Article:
Will The Torture Report Be Buried After All?

Andrew Sullivan —  Dec 5 2014 @ 4:37pm

CIA Report

This is an outrage:

Secretary of State John Kerry personally phoned Dianne Feinstein, chairman of the Senate Select Committee on Intelligence, Friday morning to ask her to delay the imminent release of her committee’s report on CIA torture and rendition during the George W. Bush administration, according to administration and Congressional officials. Kerry was not going rogue — his call came after an interagency process that decided the release of the report early next week, as Feinstein had been planning,  could complicate relationships with foreign countries at a sensitive time and posed an unacceptable risk to U.S. personnel and facilities abroad.

First, the Obama administration set up a white-wash, in the form of the Durham investigation; then they sat back as the CIA tried to sabotage the Senate Select Committee on Intelligence; then Obama’s chief of staff prevented the report’s publication for months, by insisting on redactions of the report to the point of it being near-unintelligible; and now, with mere days to go, the administration suddenly concludes  that a factual accounting of this country’s descent into barbarism poses “an unacceptable risk” to US personnel abroad. Now, after this report has been stymied for two years; now, just days before its scheduled publication; now, because if the administration can prevent its publication this month, they know full well that the Republicans who will control the committee in January will bury the evidence of grotesque and widespread torture by the US for ever.

Of course this complicates relationships with foreign countries; of course it guts any remaining credibility on human rights the US has; of course the staggering brutality endorsed by the highest echelons in American government will inflame American enemies and provoke disbelief across the civilized world. But that’s not the fault of the report; it’s the fault of the torture regime and its architects, many of whom have continued to operate with total impunity under president Obama.

Make no mistake about it: if this report is buried, it will be this president who made that call, and this president who has allowed this vital and minimal piece of accountability to be slow-walked to death and burial, and backed the CIA every inch of the way. But notice also the way in which Kerry’s phone-call effectively cuts the report off at its knees. If it is released, Obama will be able to say he tried to stop it, and to prevent the purported damage to US interests and personnel abroad. He will have found a way to distance himself from the core task of releasing this essential accounting. And he will have ensured that the debate over it will be about whether the report is endangering Americans, just as the Republican talking points have spelled out, rather than a first step to come to terms with the appalling, devastating truth of what the American government has done.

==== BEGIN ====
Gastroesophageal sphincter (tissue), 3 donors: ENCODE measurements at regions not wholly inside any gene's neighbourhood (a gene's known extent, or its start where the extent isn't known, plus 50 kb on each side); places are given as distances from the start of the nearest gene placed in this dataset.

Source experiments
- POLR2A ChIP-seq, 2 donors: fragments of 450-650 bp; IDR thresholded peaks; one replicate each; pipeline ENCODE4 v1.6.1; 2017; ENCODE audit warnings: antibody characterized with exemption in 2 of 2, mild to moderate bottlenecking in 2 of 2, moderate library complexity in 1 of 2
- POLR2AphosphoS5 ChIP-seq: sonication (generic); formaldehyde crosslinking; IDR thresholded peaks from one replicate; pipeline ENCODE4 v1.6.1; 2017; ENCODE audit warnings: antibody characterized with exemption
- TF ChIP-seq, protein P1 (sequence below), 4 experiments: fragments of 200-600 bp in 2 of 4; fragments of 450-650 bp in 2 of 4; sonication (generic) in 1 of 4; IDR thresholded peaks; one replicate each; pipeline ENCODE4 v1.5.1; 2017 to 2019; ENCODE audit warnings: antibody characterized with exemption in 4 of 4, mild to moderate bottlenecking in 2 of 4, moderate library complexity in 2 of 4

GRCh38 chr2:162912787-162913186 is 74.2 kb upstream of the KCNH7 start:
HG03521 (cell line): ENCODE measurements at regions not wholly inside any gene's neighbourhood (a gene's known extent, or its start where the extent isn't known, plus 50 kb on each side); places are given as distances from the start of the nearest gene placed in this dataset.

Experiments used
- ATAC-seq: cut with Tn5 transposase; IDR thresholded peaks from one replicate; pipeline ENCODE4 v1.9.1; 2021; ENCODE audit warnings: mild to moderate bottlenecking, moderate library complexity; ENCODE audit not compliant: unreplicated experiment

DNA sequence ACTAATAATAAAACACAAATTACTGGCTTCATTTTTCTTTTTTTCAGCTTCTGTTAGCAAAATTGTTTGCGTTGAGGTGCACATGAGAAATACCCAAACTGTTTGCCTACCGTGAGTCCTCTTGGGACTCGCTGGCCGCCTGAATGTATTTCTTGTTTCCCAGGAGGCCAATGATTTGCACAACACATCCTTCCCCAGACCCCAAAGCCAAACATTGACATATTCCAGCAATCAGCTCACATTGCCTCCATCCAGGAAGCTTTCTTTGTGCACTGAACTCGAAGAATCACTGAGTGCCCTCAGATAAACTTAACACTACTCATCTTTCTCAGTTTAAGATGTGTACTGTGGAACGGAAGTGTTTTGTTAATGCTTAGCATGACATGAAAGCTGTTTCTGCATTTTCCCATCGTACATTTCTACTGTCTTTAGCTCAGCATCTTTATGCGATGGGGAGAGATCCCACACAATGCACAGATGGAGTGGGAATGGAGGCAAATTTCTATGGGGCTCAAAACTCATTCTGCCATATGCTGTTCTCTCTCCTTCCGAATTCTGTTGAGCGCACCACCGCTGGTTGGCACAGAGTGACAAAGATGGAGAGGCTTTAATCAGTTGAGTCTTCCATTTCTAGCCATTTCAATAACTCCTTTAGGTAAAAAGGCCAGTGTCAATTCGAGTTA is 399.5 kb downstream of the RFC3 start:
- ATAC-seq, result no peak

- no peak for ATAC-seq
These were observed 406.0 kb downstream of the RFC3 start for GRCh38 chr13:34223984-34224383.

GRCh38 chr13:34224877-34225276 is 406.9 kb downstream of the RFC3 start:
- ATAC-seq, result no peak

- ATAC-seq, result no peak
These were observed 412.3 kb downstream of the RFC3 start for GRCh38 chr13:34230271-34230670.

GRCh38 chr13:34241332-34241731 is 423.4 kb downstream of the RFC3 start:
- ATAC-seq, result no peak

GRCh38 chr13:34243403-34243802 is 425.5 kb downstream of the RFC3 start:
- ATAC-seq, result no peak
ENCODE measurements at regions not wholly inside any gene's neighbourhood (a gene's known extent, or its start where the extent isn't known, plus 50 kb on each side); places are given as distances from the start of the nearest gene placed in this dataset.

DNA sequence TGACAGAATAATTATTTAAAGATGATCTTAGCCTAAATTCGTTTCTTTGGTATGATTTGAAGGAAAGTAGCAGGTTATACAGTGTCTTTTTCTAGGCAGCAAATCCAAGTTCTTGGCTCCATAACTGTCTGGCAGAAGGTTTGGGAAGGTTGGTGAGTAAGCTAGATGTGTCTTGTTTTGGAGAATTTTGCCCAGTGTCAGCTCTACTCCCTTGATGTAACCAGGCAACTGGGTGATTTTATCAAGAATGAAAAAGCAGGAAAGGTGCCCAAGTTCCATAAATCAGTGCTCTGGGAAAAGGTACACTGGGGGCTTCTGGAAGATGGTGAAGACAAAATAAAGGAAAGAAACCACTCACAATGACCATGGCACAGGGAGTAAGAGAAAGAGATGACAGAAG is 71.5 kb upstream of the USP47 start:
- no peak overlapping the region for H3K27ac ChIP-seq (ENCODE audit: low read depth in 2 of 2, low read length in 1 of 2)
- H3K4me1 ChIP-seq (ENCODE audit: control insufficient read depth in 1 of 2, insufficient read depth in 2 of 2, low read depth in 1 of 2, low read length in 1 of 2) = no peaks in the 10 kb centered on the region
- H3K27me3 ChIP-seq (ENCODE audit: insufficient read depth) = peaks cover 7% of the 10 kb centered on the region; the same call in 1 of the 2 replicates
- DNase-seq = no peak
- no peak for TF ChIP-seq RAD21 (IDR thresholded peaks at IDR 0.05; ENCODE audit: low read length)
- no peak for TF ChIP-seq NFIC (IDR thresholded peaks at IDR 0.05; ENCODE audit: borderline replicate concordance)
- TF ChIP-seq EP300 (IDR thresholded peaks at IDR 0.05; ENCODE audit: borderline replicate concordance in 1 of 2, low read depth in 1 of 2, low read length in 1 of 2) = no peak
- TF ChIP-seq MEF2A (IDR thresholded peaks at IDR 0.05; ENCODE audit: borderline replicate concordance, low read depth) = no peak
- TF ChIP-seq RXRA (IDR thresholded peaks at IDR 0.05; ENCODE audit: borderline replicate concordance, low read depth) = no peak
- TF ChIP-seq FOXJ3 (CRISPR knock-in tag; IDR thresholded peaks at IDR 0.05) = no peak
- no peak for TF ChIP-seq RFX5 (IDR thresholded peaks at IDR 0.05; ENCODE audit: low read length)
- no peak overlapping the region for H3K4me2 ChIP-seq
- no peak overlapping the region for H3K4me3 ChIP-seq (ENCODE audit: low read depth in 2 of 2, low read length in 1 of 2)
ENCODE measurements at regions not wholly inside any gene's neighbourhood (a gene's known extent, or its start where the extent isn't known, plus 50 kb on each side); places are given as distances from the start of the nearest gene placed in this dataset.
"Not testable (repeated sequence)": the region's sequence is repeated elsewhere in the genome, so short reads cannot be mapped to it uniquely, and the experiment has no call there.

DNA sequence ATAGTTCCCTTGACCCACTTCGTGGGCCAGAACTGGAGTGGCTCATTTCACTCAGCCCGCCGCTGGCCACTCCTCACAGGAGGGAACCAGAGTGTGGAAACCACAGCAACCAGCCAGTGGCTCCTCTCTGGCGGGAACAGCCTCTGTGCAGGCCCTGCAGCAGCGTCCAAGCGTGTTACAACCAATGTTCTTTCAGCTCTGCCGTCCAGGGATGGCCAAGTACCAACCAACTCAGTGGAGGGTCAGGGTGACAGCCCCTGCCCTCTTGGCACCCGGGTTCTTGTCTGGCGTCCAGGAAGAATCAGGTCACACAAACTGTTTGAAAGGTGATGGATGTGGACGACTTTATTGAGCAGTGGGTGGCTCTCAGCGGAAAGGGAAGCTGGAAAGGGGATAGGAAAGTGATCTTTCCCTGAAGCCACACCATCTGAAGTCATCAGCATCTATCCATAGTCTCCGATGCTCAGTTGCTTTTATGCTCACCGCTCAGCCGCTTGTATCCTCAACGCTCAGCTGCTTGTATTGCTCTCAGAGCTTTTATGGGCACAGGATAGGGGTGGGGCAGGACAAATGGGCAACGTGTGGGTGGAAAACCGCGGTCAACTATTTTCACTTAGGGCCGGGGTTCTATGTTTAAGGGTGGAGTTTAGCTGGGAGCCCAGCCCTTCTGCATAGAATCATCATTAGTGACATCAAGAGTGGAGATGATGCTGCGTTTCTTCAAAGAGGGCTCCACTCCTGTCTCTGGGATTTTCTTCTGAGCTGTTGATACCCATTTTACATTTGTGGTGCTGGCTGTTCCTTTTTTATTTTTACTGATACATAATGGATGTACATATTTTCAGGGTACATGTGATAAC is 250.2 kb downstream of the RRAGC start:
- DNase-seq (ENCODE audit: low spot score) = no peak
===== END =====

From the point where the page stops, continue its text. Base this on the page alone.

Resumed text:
I’m genuinely shocked by this last-minute attempt to bury the truth. Does anyone doubt that one agency in that inter-agency review is the CIA itself? And can anyone seriously believe that if this moment passes, we will ever know what happened? I have confidence in Senator Feinstein’s backbone on this. I wish I had confidence in the president’s.

So let me make one last appeal: Mr President, make the right call. Release the report. Let the facts be in the sunlight. It’s what you promised. And it’s the least this country deserves.

Update from a reader:

I think you may be interested in what Democratic Senator Mark Udall told Esquire in an interview conducted on November 21 and scheduled to run in the January 2015 issue. Esquire decided to release a portion of it today:

… obviously, if it’s not released, then I’m gonna use every power I have, because it’s too important. It’s too historic. And we can’t afford to repeat the mistakes to let this slide.

(Photo by Charles Ommanney/Getty Images)